ATLANTA — Nickell Robey-Coleman didn’t just poke the bear. He kicked it, he stabbed it, he targeted Tom Brady and the Patriots so hard Roger Goodell would have run onto the field himself and thrown the flag.

For unnecessary stupidity.

Trash-talking Brady as Robey-Coleman did in a Bleacher Report feature — “Age has definitely taken a toll. … He’s definitely not the same quarterback he was.” — might mean nothing. Brady was already obsessed with winning his sixth Super Bowl.

Of course, it also comes at a time when the old GOAT has been searching frantically for any and every sign of disrespect to stoke his already-raging fire. So it might mean plenty.

And so might this: When I asked him Monday if he thinks Brady might target him on Super Sunday, Robey-Coleman said:

“Maybe so. I assume he will.”

And how do you feel about that?

“Let’s do it!” he said. “It’s a competitive sport. I’m ready.”

Asked if he was worried Brady might use what he said as motivation, Robey-Coleman said:

“I’m not scared of Tom Brady.”

Then why, long after he had opened mouth, inserted foot, did he decide to show off his backpedal at Super Bowl Opening Night? The trusted old Out of Context excuse.

“I addressed his age but it wasn’t nothing about his lack of performance or his lack of skills,” Robey-Coleman said. “His skills are still the same, his arm’s still the same. Nothing has changed.”

And: “He’s the GOAT, a legend. I’m not taking nothing away from him.”

Sorry. Too late.

Brady looked as if he had swallowed bad clam chowder when someone asked about Robey-Coleman’s trash talk.

“I don’t have much to add,” Brady said.

Remember how Steelers cornerback Anthony Smith guaranteed a win over the 12-0 Patriots in 2007 and spent much of his day as a designated pigeon, with Brady throwing for 399 yards and 4 TDs in a 34-14 beatdown?

Remember when a Lions cornerback named Alphonso Smith talked smack to Brady and was victimized for a pair of TD passes in a 45-24 Patriots Thanksgiving victory in 2010? Smith did the following preseason:

“You’ve got to make sure who you pick a gunfight with,” he said. “Tom Brady and [Bill] Belichick is not the guys that you should pick a gunfight with, especially being in your second year in this league, which means you know nothing.

“I was one of those young guys that didn’t know anything. Chose to get in a gunfight with John Wayne and some other famous old Western guy.”

To his credit, Robey-Coleman did not hide. He answered all the questions lobbed at him by the media mob that surrounded him.

“He’s gonna throw ’em, and I’m gonna try to deflect ’em,” he said.

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Robey-Coleman, a former Bill, also detailed how much he hates the Patriots, which by itself isn’t a big deal given the size of that bandwagon. But he did his teammates and coaches no favors when he referenced Belichick’s delight in rubbing it in with a big lead.

“Stick a dagger in them,” Robey-Coleman said. “They’re not a team that you want to play around with. Stick the dagger in them and don’t leave it in them! Take it out! And let them leak. Let them leak slow. Put the dagger in them, pull it out, and let them leak slow. Just kill ’em slowly. That’s how you do them.”

Maybe it won’t mean a thing when those words end up on Belichick’s bulletin board. This is, after all, the Super Bowl, and the Rams haven’t won their second one since Super Bowl XXXIV.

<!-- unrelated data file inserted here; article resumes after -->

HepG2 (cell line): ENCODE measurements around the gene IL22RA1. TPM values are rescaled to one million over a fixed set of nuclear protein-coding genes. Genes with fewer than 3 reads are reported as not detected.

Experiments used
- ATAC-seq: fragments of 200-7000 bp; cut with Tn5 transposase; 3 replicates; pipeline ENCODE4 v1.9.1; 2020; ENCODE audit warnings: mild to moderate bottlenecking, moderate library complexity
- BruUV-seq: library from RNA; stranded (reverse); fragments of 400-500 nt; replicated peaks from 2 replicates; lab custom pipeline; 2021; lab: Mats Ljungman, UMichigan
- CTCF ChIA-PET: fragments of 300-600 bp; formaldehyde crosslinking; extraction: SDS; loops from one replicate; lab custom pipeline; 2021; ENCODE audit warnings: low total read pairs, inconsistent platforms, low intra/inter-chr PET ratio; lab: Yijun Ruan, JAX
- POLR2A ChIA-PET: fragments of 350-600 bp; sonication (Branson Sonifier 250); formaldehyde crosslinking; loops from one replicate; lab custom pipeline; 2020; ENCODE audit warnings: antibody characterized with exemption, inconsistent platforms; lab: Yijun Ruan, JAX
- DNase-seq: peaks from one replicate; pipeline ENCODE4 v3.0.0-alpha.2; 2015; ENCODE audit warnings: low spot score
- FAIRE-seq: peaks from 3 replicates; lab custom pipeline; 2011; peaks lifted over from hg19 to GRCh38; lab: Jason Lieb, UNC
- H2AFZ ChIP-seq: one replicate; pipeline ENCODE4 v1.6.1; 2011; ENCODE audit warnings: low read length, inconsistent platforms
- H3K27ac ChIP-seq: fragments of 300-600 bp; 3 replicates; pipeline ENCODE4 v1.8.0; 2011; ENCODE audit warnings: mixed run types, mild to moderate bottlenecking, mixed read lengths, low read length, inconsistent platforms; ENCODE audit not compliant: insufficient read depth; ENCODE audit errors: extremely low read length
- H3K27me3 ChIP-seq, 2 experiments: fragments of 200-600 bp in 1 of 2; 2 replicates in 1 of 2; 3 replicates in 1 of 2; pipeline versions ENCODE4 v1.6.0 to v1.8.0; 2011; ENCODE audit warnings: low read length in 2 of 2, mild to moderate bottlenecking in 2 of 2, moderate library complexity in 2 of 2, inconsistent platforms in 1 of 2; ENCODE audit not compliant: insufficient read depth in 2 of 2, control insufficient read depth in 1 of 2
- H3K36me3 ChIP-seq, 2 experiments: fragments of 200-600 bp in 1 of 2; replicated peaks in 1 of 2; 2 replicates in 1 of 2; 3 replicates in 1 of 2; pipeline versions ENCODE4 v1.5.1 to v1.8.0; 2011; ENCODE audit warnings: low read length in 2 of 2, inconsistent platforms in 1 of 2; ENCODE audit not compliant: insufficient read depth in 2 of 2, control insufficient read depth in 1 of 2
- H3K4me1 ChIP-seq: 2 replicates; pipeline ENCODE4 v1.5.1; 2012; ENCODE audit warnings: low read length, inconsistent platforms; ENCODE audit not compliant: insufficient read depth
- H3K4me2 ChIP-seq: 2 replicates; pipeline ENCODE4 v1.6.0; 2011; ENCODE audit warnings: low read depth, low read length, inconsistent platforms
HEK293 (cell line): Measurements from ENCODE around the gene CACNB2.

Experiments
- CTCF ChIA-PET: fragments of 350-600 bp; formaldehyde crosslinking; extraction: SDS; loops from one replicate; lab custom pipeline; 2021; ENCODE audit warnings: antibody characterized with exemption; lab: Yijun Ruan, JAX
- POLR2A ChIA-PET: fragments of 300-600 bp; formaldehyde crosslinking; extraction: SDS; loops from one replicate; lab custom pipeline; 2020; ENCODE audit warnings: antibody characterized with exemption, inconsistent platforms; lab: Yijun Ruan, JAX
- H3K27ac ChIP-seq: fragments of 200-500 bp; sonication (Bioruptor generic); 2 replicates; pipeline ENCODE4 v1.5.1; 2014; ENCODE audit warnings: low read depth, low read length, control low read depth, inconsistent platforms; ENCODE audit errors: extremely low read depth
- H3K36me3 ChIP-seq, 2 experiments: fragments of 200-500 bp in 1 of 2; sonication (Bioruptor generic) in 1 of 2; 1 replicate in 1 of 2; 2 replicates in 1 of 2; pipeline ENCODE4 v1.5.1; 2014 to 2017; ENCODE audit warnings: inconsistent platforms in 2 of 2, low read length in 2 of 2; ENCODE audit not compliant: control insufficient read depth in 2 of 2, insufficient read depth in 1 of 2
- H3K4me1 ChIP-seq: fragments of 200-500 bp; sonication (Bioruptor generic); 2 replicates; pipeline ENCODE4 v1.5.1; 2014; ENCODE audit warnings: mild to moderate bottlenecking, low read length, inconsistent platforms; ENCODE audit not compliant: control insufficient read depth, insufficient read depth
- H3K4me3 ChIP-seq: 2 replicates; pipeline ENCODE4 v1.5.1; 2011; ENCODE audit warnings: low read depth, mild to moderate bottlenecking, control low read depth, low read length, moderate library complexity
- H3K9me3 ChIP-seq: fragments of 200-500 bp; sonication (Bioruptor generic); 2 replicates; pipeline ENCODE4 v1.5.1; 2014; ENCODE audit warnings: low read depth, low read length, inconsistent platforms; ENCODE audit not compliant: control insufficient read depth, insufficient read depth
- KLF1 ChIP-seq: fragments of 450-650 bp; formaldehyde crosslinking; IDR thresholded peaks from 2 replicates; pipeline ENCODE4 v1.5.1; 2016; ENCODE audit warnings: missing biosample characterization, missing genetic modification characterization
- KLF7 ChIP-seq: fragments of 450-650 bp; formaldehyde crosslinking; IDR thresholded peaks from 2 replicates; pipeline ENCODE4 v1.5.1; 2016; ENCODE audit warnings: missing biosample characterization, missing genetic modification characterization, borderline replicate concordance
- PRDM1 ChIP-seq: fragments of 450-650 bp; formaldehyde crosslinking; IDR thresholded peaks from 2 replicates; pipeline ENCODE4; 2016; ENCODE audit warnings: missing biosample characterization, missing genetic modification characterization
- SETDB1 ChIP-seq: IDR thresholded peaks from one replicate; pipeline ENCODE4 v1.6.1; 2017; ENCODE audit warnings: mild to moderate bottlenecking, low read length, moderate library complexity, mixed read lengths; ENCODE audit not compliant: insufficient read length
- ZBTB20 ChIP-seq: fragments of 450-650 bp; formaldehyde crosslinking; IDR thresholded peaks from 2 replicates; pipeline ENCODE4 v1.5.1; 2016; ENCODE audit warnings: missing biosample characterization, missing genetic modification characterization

Now, Plaxico Burress predicting a 23-17 victory in Super Bowl XLII over the Perfect Patriots had Brady laughing it off … and doing nothing about it in the 17-14 Giants upset.

“We’re only going to score 17 points?” Brady said. “OK. Is Plax playing defense? I wish he had said 45-42 and gave us a little credit for more points.”
Brady would add:

“I learned a lesson early in my career: No matter what you say during the week — and God knows we say a lot this week — we’re gonna be focused on going out and winning this game. We’re confident, but I don’t think we share our thoughts with everybody.”

Of course, Chiefs cornerback Fred “The Hammer” Williamson decided to share his thoughts with everybody before Super Bowl I against the Lombardi Packers — he vowed to drop the hammer, a forearm to the head — on Packers receivers. He wound up getting knocked out following a collision with RB Donny Anderson … much to the delight of the Green Bay sideline.

“I was like the Pied Piper, they were coming after me,” Williamson told the Las Vegas Desert Sun three years ago. “I took a knee to the forehead and they were dancing on the sidelines, ‘We got The Hammer! We got the Hammer!’ I think knocking me out of the game was more important to them than winning it.”

Then there was Cowboys’ flamboyant linebacker Hollywood Henderson, who told the media before Super Bowl XIII that Steelers quarterback Terry Bradshaw “couldn’t spell cat if you spotted him the c and the a.” Bradshaw finished 17-for-30 for 318 yards, 4 TDs and 1 INT in a 35-31 victory.

Robey-Coleman, who was involved in the infamous non-call that infuriated the Saints and all of New Orleans and beyond, placed even more of a blinding light on himself Monday night.

And only hours after the story broke, Robey-Coleman, the self-proclaimed slotgod, tweeted:

“I respect any team I line up against. Words were definitely taken out of context. That’s never been me. #slotgod #RamsHouse”

Yes, Joe Namath guaranteed that Super Bowl III shocker over the Baltimore Colts. Robey-Coleman isn’t Namath. Robey-Coleman will be easy to identify on Super Sunday. He’ll be the one wearing the bull’s-eye. Brady won’t have a difficult time finding him. Robey-Coleman isn’t scared of Tom Brady. Maybe he should be.

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